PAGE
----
Comparatively, a total of 479 Canadians played in the NHL this season, 128 of which scored a total of 30 or more points on the season—again, Russia had just 13 players score 30 or more points on the season.
Canada had a total of 54 players score 50 or more points, 143 Canadians scored two or more game winning goals, 74 Canadians scored a shorthanded goal, Sidney Crosby and Steven Stamkos (two Canadians) led the NHL in goals scored (51), Stamkos led the NHL in power play goals (24) and Canada boasts some of the best goaltenders on the planet (Martin Brodeur, Roberto Luongo, Marc-Andre Fleury, Cam Ward and others.
Now, this article is not a Russia vs. Canada rant, far from it. When compared to the likes of the Americans and Swede’s, Russia is losing ground as well.
The Americans boast a total of 194 players that dressed for an NHL game. Of those 194 a total of 12 registered 51 or more points. A total of 47 Americans scored 30 or more points, 49 American players scored two or more game winners, 27 Americans scored a game winning goal.
American goaltenders Ryan Miller, Tim Thomas (last season’s Vezina Trophy winner) and Craig Anderson need no introduction—they are all studs in the crease! Miller was the best goalie at the Olympics and Anderson was a save or two away from knocking off the San Jose Sharks in the first round of the playoffs (yes, I know Nabokov was in the other net).
The Americans came up one goal short at the 2010 Olympics, narrowly missing an opportunity to make history by knocking off the ultra-tough Canadian squad. They were rewarded with a silver medal for their efforts, with many more medals expected to come in the future.
Team USA is on the upside, participation in hockey is on an all-time high in the States and there are more recognizable American star players in the NHL than ever before. Hockey is alive and well in the States, as is their hockey program—which continually cranks out top prospect after top prospect, just look at the most recent drafts, they are littered with American players.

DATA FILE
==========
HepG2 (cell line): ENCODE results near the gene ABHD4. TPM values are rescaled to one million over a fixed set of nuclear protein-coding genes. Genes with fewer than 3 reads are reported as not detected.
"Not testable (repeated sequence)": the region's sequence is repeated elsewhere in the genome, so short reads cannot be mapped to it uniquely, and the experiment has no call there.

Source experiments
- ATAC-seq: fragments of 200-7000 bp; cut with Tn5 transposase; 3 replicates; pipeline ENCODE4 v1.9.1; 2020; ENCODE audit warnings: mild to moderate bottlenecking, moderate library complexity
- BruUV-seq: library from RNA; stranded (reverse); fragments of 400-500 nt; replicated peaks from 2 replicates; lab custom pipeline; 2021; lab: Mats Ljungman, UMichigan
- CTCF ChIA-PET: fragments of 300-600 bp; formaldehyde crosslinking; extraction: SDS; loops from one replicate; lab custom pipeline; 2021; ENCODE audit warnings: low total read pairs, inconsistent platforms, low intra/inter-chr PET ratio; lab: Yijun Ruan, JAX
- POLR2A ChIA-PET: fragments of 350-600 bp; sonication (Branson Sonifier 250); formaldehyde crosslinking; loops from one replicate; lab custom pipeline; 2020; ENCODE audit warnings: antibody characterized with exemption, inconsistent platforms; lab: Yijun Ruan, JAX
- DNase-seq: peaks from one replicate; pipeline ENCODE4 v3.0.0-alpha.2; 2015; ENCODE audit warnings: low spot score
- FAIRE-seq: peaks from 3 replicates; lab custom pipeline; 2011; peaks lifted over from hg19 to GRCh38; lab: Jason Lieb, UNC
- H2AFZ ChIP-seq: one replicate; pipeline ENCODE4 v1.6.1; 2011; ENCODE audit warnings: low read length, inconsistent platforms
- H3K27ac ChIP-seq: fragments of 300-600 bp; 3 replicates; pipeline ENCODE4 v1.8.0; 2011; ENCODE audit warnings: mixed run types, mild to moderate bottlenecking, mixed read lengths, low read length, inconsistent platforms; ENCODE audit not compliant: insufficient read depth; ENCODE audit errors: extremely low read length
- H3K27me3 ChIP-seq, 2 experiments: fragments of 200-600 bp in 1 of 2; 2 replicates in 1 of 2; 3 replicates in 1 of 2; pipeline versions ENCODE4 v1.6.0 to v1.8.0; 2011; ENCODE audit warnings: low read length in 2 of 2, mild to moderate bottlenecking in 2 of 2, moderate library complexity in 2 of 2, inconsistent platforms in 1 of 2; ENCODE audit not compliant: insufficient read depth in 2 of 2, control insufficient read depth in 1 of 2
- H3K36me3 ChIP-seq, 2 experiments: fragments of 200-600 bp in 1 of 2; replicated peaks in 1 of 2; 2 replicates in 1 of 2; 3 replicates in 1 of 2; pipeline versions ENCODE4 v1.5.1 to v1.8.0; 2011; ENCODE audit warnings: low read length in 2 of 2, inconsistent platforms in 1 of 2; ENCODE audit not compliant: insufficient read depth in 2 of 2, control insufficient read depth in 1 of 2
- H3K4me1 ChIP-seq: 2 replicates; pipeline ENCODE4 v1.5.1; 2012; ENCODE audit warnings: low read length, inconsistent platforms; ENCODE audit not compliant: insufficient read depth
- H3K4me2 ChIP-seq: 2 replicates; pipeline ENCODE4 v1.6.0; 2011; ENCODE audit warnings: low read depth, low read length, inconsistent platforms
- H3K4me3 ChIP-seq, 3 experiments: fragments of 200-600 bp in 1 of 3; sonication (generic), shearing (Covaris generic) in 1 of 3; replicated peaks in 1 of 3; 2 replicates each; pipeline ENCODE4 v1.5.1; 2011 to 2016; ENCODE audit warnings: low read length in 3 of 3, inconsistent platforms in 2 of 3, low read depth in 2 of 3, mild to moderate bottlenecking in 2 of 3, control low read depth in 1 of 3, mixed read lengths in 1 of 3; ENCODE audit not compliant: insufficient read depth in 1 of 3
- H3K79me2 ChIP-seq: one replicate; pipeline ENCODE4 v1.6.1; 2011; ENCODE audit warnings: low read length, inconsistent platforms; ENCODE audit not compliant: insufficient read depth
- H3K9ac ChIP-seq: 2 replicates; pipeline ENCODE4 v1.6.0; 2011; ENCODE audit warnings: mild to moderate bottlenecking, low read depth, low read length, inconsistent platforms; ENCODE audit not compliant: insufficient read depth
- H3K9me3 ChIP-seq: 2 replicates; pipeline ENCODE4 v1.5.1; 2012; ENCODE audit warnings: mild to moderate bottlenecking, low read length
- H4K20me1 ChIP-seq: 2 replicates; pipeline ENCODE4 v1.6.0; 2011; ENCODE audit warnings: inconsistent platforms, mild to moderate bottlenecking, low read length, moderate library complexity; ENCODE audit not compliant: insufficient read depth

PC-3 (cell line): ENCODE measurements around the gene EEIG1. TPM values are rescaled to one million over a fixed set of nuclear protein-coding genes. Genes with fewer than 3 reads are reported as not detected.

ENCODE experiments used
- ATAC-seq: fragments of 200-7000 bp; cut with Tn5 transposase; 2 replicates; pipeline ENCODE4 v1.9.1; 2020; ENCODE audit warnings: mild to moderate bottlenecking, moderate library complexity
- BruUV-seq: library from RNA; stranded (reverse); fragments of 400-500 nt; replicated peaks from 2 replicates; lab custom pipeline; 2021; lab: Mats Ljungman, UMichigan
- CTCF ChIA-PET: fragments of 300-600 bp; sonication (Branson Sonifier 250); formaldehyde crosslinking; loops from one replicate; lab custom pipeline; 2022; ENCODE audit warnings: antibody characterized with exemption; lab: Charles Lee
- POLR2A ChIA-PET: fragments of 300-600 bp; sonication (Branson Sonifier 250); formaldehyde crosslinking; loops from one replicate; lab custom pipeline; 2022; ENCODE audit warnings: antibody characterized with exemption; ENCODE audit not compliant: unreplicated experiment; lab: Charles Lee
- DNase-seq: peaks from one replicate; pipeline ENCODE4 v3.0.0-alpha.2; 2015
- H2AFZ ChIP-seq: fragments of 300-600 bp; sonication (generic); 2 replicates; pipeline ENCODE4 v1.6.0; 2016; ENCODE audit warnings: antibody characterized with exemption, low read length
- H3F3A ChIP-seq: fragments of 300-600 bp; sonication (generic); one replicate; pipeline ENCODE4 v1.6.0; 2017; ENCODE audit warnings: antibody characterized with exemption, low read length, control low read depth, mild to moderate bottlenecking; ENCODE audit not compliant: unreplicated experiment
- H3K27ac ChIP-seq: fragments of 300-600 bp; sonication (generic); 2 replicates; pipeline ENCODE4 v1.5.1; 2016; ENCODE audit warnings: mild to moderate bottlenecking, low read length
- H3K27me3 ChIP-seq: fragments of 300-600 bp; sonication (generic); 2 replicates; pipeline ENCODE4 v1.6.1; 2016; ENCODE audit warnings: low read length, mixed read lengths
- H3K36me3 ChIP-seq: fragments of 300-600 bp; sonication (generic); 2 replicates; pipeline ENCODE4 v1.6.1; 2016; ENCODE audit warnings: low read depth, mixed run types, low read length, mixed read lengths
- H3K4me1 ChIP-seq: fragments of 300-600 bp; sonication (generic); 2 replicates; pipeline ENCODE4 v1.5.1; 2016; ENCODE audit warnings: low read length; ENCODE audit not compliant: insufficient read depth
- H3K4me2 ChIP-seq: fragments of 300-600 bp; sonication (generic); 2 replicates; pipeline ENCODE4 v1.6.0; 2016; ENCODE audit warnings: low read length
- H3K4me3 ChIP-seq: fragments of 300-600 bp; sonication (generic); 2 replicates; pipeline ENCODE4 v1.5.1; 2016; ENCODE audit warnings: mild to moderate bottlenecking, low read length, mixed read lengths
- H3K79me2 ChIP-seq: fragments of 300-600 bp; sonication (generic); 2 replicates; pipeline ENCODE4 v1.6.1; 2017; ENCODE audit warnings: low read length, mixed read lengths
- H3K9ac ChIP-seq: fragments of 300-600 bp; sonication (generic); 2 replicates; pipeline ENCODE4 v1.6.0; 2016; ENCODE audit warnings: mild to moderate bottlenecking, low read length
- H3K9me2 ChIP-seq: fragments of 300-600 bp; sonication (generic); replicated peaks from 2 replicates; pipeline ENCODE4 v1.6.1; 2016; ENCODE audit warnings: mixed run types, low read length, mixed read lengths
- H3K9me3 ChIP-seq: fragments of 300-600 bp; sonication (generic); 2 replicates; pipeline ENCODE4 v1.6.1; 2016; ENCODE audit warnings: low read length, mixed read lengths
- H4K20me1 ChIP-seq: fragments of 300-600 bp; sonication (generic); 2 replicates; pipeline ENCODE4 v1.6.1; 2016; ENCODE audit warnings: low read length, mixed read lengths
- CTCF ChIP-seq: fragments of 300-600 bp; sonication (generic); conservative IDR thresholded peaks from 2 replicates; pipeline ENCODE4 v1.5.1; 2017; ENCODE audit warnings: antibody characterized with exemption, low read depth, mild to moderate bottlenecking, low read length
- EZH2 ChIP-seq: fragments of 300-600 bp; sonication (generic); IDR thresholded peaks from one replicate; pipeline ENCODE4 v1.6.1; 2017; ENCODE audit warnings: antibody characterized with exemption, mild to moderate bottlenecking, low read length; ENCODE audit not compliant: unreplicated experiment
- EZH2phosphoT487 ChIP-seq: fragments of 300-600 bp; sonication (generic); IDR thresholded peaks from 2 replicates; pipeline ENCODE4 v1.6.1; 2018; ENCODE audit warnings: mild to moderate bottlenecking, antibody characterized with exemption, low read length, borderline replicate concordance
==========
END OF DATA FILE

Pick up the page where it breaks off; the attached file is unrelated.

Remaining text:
Sweden is another hockey nation that is slowly, but surely, surpassing the Russians.
Henrik Sedin (the new king of Swedish hockey) led the NHL in scoring with 112 points with twin brother Daniel close behind with 85 points in just 63 games played.
The Sedin twins are joined by the likes of Loui Eriksson, Daniel Alfredsson, Nicklas Backstrom, Henrik Zetterberg, Mikael Samuelsson and Nik Lidstrom to make up the crème de la crème of a very formidable hockey nation.
Sweden boasts 46 players that dressed for an NHL game this season. 15 Swedish players had 30 or more points, 20 players had a game-winning goal, five Swedish players registered a shorthanded goal while 20 Swedes were “plus” players on the season.
Clearly, the gap between Russia and Sweden is not what it is with respect to Canada and the U.S., but one could argue the Swedes are right there with the Russians with regard to overall talent, especially when you consider the Swedes goaltending led by the likes of New York Rangers standout Henrik Lundqvist—arguably the best goaltender on the planet.
Is Russian hockey dead? No—but it is on a downturn and, given the lack of Russians selected in recent drafts, that is not about to change anytime soon. Clearly, the Russians have a long way to go before they are back on top of the hockey world—this much we know.
Until next time,